Geography

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Rationale

In a world of increasing global integration and international mobility, it is critical to the wellbeing and sustainability of the environment and society that young Australians develop a holistic understanding of the world.

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Aims

The Australian Curriculum: Geography aims to ensure that students develop:

a sense of wonder, curiosity and respect about places, people, cultures and environments throughout the world
a deep geographical knowledge of their own locality, Australia, the Asia region and the world

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Structure

The Australian Curriculum: Geography is organised in two related strands: geographical knowledge and understanding, and geographical inquiry and skills.
Geographical knowledge and understanding strand
Geographical knowledge refers to the facts, generalisations, principles, theories and models developed in Geography.

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PDF documents

Resources and support materials for the Australian Curriculum: Geography are available as PDF documents. 
Geography: Sequence of content 7-10
Geography: Sequence of achievement 7-10  

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Glossary

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Year 7

Year 7 Level Description

There are two units of study in the Year 7 curriculum for Geography: ‘Water in the world’ and ‘Place and liveability’.

‘Water in the world’ focuses on water as an example of a renewable environmental resource. This unit examines the many uses of water, the ways it is perceived and valued, its different forms as a resource, the ways it connects places as it moves through the environment, its varying availability in time and across space, and its scarcity. ‘Water in the world’ develops students’ understanding of the concept of environment, including the ideas that the environment is the product of a variety of processes, that it supports and enriches human and other life, that people value the environment in different ways and that the environment has its specific hazards. Water is investigated using studies drawn from Australia, countries of the Asia region, and countries from West Asia and/or North Africa.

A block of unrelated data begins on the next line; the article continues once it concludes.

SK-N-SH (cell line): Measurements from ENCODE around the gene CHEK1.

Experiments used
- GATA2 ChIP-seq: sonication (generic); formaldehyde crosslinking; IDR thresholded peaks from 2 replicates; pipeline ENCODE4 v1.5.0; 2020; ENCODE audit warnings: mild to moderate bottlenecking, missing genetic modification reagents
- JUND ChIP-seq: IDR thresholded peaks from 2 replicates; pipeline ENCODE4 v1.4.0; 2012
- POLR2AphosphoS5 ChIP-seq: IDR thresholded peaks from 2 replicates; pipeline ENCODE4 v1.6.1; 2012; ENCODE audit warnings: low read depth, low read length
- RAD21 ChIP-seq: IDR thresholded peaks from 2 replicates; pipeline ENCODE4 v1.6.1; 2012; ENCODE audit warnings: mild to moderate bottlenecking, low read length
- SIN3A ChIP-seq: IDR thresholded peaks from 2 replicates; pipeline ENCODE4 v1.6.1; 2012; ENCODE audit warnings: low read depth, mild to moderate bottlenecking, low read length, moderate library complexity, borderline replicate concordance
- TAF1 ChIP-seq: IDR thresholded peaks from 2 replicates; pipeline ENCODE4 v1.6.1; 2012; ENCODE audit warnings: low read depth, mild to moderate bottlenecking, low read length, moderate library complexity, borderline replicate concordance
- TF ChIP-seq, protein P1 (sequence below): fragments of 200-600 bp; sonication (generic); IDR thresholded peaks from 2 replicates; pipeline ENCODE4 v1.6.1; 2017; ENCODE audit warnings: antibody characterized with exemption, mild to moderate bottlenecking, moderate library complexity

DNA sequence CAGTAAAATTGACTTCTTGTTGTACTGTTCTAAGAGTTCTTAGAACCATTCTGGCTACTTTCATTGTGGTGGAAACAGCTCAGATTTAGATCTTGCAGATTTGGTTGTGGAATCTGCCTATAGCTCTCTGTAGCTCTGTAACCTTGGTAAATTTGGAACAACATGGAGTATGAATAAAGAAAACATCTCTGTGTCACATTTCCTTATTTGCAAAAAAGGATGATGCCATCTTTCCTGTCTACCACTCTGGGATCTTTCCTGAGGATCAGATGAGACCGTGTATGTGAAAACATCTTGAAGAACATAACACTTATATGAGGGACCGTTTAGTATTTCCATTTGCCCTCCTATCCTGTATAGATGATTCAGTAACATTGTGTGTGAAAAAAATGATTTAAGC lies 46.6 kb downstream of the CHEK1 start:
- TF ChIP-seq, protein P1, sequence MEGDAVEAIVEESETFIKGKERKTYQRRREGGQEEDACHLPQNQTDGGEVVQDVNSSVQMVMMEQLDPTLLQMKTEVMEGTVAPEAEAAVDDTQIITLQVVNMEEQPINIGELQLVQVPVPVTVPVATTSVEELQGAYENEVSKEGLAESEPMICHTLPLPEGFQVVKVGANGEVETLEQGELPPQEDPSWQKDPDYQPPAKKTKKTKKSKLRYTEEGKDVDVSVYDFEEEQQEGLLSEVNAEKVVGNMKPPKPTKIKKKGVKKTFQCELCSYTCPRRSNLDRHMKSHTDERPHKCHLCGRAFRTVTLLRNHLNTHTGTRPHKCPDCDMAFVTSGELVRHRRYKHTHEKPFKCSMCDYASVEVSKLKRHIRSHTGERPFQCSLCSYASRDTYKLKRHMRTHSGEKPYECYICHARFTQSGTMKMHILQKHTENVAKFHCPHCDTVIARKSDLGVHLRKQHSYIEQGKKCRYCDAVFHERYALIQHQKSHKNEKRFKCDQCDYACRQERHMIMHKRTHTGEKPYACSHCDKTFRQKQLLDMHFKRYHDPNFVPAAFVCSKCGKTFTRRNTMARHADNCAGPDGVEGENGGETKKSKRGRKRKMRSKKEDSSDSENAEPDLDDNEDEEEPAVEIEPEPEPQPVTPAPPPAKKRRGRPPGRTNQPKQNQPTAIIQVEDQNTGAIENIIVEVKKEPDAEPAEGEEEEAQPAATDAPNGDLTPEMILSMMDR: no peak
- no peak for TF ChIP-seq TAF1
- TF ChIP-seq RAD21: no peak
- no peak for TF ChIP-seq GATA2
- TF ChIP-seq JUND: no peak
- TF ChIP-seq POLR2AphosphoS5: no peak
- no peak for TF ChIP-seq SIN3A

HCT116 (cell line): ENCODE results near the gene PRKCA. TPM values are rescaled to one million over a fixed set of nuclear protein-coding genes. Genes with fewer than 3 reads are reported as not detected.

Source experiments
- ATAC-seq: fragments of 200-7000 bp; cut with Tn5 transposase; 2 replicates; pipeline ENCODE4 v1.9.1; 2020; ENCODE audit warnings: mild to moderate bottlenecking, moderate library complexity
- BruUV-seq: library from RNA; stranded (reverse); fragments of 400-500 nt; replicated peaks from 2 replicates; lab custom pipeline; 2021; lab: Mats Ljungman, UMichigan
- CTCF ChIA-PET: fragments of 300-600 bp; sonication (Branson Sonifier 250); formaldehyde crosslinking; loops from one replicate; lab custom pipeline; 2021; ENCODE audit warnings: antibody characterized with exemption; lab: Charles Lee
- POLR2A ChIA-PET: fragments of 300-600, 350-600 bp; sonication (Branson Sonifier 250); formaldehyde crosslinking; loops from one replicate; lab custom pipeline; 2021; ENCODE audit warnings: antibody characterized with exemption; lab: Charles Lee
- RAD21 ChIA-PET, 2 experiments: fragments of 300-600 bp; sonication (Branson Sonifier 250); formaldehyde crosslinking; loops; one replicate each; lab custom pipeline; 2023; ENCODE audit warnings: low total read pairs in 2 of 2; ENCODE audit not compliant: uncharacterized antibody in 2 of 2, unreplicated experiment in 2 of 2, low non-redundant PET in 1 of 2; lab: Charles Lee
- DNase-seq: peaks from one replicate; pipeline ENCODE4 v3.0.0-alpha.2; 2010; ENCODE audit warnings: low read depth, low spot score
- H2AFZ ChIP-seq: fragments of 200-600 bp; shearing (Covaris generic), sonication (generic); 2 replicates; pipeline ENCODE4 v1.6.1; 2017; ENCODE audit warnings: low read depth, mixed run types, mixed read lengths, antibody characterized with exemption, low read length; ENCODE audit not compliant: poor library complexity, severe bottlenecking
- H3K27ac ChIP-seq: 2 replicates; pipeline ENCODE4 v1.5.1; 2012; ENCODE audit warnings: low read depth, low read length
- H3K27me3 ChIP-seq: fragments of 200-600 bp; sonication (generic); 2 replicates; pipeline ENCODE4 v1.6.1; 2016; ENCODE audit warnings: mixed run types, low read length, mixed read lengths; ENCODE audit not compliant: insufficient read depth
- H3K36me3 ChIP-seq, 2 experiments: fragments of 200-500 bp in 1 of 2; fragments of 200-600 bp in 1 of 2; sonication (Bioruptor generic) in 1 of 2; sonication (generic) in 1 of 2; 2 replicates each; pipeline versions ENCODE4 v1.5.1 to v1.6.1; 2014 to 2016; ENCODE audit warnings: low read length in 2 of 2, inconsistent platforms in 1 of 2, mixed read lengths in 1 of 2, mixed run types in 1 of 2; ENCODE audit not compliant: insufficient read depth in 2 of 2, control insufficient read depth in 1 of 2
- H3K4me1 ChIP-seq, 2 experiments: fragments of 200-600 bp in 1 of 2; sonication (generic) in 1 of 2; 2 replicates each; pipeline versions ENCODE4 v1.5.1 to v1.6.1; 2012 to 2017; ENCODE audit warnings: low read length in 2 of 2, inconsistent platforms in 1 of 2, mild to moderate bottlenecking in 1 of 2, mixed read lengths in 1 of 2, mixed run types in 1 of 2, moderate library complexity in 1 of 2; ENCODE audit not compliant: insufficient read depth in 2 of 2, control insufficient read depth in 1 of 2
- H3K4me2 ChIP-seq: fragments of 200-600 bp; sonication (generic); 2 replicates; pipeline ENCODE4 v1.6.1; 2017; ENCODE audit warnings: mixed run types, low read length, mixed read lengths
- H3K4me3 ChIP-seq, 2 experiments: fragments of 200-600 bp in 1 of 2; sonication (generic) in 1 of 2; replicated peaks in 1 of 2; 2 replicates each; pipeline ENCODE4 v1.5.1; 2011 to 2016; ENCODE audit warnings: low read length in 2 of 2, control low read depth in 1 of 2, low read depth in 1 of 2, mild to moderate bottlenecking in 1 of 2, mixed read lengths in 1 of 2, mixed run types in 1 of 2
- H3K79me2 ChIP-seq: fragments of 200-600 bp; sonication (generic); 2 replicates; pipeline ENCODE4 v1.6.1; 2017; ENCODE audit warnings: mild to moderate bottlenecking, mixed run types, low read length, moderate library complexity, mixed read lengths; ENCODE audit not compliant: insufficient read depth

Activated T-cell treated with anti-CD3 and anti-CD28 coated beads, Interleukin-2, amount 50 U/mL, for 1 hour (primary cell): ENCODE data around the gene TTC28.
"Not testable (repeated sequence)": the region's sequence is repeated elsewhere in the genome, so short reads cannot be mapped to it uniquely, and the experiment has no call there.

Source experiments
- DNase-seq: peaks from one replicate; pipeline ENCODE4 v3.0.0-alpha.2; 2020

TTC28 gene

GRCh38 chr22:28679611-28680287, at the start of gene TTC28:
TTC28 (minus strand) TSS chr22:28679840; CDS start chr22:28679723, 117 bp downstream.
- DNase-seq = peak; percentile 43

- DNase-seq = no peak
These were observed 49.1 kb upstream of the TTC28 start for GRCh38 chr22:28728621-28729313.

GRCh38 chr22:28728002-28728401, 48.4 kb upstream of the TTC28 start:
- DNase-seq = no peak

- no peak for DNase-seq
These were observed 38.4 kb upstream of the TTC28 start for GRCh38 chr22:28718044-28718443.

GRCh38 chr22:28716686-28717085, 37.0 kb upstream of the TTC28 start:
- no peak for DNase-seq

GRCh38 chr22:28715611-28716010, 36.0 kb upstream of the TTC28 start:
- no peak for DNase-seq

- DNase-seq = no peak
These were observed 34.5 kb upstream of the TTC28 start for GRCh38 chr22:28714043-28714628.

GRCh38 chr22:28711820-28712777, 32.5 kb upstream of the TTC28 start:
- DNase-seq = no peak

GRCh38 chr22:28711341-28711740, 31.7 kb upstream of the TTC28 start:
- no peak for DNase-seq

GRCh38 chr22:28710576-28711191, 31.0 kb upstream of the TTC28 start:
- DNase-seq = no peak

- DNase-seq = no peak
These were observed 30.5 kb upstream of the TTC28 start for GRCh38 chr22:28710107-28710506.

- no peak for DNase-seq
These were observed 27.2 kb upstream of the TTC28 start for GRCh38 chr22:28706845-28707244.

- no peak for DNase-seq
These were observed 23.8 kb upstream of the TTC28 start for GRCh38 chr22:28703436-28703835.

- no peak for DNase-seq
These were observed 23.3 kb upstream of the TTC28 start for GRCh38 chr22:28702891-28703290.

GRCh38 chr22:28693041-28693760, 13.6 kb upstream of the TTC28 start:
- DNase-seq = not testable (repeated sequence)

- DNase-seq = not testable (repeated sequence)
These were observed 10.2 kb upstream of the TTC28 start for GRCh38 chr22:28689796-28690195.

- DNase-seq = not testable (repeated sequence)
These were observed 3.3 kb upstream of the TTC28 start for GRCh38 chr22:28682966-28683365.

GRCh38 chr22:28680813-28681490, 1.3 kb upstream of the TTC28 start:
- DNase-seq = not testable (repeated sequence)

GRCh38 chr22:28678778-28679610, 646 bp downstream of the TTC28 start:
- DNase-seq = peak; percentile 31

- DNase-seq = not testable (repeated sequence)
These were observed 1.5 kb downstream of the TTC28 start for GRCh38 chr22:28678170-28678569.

‘Place and liveability’ focuses on the concept of place through an investigation of liveability. This unit examines factors that influence liveability and how it is perceived, the idea that places provide us with the services and facilities needed to support and enhance our lives, and that spaces are planned and managed by people. It develops students’ ability to evaluate the liveability of their own place and to investigate whether it can be improved through planning. The liveability of places is investigated using studies drawn from Australia and Europe.

The content of this year level is organised into two strands: geographical knowledge and understanding, and geographical inquiry and skills. These strands are interrelated and have been developed to be taught in an integrated manner, and in ways that are appropriate to specific local contexts. The order and detail in which they are taught are programming decisions.

Key inquiry questions

A framework for developing students’ geographical knowledge, understanding and skills is provided through the inclusion of inquiry questions and specific inquiry skills, including the use and interpretation of maps, photographs and other representations of geographical data.

The key inquiry questions for Year 7 are:

  • How do people’s reliance on places and environments influence their perception of them?